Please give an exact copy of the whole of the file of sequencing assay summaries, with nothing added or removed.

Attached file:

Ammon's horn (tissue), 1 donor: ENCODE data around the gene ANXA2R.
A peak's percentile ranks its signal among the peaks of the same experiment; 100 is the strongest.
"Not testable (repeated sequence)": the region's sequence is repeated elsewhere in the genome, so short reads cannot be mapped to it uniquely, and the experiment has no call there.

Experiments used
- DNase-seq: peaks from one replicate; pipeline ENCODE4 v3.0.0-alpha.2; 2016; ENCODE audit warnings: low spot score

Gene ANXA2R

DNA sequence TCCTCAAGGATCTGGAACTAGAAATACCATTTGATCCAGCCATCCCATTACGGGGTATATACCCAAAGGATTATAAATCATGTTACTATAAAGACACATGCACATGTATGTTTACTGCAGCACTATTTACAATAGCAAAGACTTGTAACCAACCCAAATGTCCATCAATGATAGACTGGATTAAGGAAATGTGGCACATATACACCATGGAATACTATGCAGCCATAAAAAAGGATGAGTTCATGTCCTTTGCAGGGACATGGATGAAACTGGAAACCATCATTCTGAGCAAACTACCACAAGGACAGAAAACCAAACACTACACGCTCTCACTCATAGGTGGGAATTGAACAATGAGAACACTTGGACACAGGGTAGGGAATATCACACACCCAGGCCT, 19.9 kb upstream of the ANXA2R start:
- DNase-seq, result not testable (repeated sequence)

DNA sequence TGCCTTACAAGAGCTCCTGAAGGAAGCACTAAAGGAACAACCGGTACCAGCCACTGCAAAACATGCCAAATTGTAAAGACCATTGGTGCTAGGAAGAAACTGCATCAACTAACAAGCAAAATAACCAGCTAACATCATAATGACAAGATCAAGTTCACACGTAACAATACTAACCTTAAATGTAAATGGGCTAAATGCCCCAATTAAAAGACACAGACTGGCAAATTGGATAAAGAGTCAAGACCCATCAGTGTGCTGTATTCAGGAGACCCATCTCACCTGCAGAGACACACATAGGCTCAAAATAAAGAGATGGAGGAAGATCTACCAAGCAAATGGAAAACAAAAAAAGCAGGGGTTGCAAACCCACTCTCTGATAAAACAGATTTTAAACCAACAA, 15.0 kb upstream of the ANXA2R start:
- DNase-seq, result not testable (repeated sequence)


Ammon's horn (tissue), 1 donor: ENCODE data around the gene ANXA2R.
A peak's percentile ranks its signal among the peaks of the same experiment; 100 is the strongest.
"Not testable (repeated sequence)": the region's sequence is repeated elsewhere in the genome, so short reads cannot be mapped to it uniquely, and the experiment has no call there.

Experiments used
- DNase-seq: peaks from one replicate; pipeline ENCODE4 v3.0.0-alpha.2; 2016; ENCODE audit warnings: low spot score

Gene ANXA2R

DNA sequence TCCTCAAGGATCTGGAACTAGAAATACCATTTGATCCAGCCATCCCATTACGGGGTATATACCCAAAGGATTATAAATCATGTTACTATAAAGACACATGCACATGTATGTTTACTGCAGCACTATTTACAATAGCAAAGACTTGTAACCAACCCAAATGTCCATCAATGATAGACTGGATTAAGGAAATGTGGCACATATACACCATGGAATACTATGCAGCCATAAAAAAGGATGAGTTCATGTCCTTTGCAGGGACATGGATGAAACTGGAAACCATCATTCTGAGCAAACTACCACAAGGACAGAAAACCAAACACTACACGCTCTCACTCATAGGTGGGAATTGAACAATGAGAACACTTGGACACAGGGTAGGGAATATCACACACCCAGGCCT, 19.9 kb upstream of the ANXA2R start:
- DNase-seq, result not testable (repeated sequence)

DNA sequence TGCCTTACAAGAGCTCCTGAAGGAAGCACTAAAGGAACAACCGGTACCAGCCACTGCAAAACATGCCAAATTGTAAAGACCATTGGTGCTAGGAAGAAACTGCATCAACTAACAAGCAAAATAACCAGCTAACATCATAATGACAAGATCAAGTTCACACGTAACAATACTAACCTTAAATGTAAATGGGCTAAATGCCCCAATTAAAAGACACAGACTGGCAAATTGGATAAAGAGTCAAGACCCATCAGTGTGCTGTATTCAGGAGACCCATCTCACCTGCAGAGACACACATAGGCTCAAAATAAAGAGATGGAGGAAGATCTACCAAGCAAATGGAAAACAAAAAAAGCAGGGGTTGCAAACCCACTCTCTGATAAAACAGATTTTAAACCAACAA, 15.0 kb upstream of the ANXA2R start:
- DNase-seq, result not testable (repeated sequence)